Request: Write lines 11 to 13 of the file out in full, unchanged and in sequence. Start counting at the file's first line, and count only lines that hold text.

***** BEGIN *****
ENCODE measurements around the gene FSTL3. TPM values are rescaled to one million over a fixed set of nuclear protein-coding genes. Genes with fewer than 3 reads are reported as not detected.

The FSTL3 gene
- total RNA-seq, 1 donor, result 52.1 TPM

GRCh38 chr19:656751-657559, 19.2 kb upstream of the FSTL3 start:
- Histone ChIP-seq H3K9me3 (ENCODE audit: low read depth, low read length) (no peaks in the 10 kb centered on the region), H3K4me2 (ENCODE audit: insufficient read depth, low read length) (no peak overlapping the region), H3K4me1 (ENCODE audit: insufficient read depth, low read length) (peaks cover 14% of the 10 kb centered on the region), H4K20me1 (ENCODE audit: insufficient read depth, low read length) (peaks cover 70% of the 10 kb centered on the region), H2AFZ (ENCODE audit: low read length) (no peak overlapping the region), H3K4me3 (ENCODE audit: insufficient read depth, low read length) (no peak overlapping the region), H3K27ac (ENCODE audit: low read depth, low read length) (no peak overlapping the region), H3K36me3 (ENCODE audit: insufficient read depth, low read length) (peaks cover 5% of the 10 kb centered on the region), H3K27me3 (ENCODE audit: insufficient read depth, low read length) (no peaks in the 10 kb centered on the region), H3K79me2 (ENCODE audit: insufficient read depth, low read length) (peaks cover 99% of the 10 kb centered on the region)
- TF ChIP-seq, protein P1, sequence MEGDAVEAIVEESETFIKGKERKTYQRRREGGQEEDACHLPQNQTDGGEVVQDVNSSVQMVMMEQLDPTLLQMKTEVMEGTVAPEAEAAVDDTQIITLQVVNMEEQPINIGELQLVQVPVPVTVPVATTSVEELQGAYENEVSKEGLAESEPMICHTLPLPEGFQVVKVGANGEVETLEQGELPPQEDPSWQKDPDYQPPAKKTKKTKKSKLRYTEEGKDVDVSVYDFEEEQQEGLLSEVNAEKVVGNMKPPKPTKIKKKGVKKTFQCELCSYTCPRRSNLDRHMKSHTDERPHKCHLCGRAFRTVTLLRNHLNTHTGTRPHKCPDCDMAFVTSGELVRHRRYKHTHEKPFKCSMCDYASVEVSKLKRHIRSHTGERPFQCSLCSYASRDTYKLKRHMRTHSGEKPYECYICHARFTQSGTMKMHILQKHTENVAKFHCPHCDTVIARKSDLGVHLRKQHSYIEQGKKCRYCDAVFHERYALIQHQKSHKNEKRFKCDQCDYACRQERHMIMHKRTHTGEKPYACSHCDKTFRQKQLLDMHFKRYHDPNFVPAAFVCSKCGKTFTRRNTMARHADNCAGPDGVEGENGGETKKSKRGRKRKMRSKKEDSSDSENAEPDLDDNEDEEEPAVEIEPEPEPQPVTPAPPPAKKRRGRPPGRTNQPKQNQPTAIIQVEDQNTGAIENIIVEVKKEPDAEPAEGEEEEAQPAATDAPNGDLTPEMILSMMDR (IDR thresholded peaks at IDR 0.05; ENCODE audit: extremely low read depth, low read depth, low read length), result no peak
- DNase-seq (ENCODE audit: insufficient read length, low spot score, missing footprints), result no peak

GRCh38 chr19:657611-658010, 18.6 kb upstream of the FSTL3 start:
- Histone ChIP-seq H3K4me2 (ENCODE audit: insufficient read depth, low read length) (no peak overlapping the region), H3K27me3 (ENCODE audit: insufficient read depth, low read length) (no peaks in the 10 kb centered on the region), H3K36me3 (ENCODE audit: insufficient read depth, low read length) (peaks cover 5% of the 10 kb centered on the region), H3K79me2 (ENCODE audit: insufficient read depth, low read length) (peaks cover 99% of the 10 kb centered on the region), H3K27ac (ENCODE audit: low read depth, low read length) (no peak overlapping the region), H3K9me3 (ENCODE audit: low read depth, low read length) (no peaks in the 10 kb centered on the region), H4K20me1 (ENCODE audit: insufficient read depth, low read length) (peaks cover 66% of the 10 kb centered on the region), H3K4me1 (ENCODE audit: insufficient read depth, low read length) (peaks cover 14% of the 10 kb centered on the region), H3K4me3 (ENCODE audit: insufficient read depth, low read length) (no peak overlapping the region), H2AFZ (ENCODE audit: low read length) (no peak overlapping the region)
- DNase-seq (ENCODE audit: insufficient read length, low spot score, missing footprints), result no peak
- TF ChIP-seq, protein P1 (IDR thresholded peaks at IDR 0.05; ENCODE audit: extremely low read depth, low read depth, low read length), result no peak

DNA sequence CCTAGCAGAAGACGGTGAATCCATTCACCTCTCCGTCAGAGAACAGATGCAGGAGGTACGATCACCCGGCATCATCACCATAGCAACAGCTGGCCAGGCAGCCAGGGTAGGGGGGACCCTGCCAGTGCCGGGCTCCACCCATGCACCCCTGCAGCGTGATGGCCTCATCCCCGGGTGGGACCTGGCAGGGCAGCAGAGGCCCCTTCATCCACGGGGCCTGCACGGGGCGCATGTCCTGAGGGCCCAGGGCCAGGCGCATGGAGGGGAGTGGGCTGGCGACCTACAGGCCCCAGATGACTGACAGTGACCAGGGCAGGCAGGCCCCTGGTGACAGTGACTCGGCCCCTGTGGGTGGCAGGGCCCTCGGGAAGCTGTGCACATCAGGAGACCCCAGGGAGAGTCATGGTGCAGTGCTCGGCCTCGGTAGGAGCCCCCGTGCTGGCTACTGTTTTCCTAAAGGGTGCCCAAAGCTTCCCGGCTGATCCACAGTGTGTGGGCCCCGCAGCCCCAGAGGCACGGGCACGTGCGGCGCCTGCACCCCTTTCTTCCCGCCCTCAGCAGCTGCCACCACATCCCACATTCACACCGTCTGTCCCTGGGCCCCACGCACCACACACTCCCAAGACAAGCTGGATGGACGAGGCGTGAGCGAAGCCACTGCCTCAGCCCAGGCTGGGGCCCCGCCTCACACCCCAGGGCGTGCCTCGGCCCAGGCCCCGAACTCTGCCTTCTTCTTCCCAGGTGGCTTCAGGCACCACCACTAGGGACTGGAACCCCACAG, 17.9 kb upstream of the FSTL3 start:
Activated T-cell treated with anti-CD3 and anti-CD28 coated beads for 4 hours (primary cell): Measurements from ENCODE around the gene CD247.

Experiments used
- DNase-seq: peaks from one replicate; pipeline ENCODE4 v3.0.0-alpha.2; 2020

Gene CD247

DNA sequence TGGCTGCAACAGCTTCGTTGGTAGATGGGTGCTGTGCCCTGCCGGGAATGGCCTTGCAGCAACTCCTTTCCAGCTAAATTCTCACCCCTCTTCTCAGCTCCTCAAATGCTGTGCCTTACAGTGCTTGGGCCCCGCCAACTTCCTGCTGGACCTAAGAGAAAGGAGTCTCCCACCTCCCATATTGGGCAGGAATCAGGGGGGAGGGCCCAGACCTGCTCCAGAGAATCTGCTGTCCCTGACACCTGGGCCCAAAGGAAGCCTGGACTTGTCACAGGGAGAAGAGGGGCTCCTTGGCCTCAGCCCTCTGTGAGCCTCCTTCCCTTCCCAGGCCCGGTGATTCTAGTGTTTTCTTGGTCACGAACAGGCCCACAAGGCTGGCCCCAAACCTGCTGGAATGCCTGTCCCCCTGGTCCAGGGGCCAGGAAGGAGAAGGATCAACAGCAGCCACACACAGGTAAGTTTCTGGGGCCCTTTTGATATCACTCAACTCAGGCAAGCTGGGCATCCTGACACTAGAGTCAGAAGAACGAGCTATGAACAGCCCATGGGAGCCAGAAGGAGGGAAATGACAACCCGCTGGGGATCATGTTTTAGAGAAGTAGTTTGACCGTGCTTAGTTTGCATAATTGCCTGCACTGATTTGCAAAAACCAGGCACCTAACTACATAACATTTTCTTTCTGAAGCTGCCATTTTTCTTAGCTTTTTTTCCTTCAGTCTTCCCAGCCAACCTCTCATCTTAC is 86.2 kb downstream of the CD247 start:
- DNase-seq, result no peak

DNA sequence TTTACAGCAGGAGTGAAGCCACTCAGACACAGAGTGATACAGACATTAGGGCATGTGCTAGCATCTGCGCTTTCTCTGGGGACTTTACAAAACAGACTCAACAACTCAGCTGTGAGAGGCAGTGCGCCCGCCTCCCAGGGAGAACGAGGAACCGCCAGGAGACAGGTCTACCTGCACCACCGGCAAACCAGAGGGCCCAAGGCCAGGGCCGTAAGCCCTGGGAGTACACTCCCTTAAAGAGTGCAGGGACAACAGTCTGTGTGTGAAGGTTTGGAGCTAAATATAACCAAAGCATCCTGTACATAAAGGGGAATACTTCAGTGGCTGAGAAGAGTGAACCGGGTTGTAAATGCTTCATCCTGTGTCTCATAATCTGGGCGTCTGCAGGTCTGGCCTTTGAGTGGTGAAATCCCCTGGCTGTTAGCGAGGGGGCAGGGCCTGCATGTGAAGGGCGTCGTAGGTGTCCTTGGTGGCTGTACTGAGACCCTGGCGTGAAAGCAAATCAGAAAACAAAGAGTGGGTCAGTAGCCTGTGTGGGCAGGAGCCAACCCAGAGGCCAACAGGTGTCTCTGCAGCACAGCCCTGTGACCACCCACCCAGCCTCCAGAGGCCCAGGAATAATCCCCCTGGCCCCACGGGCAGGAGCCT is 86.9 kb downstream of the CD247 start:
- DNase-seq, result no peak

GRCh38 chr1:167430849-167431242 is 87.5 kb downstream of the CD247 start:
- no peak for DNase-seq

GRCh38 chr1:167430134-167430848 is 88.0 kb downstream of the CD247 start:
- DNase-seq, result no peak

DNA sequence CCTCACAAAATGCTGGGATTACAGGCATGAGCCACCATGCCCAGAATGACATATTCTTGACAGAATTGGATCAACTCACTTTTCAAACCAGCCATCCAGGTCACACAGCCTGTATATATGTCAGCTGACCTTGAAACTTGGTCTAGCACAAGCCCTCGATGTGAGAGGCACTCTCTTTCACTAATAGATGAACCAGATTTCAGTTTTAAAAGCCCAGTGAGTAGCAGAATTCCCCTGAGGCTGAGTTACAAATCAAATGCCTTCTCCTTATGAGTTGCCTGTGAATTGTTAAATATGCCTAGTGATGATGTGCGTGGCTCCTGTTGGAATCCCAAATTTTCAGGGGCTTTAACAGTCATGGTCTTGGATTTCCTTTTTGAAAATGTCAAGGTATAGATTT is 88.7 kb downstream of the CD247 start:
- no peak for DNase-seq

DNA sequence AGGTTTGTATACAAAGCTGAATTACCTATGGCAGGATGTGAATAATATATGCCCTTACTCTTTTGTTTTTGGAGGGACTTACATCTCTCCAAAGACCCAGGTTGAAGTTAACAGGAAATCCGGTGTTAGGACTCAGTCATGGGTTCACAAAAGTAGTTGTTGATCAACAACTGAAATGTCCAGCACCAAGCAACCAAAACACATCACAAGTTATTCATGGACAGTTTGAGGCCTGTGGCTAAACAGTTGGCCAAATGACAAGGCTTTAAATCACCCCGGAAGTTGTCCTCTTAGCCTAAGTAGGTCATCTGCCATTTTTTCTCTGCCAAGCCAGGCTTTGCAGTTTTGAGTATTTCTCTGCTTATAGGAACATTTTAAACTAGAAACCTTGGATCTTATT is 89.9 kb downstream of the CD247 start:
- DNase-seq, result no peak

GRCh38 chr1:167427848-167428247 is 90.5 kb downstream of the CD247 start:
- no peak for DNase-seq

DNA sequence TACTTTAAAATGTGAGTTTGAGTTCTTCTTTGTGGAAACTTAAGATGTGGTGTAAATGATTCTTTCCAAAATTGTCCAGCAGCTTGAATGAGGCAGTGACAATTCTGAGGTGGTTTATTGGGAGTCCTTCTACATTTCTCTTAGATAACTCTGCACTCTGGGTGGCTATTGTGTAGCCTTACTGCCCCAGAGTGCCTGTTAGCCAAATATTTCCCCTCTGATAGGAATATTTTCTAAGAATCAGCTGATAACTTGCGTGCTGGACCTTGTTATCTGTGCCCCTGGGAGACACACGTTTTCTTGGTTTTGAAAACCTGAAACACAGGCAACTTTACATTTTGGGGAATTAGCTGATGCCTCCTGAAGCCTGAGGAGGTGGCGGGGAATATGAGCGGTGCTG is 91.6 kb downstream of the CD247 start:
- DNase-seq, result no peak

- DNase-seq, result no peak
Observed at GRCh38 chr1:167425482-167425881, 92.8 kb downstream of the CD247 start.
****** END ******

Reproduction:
- TF ChIP-seq, protein P1 (IDR thresholded peaks at IDR 0.05; ENCODE audit: extremely low read depth, low read depth, low read length), result no peak

DNA sequence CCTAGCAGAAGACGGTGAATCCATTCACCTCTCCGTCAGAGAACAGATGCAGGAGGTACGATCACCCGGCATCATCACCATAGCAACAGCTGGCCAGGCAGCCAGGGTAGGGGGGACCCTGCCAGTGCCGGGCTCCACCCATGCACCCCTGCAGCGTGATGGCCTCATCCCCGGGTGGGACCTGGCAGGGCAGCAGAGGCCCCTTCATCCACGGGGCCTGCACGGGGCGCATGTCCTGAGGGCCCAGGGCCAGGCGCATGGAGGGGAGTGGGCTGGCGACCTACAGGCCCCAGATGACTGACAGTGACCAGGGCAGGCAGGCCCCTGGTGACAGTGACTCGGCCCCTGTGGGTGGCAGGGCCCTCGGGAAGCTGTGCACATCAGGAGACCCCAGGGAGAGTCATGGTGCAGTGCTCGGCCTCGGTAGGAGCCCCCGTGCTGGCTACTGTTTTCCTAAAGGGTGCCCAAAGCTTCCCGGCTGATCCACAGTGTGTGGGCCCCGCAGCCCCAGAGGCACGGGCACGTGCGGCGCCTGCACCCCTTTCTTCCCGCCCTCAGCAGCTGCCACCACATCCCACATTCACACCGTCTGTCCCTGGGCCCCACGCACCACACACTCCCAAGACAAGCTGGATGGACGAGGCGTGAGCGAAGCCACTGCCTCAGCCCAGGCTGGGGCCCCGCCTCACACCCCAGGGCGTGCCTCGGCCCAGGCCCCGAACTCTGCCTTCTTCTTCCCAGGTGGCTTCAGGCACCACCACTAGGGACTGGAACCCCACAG, 17.9 kb upstream of the FSTL3 start:
Activated T-cell treated with anti-CD3 and anti-CD28 coated beads for 4 hours (primary cell): Measurements from ENCODE around the gene CD247.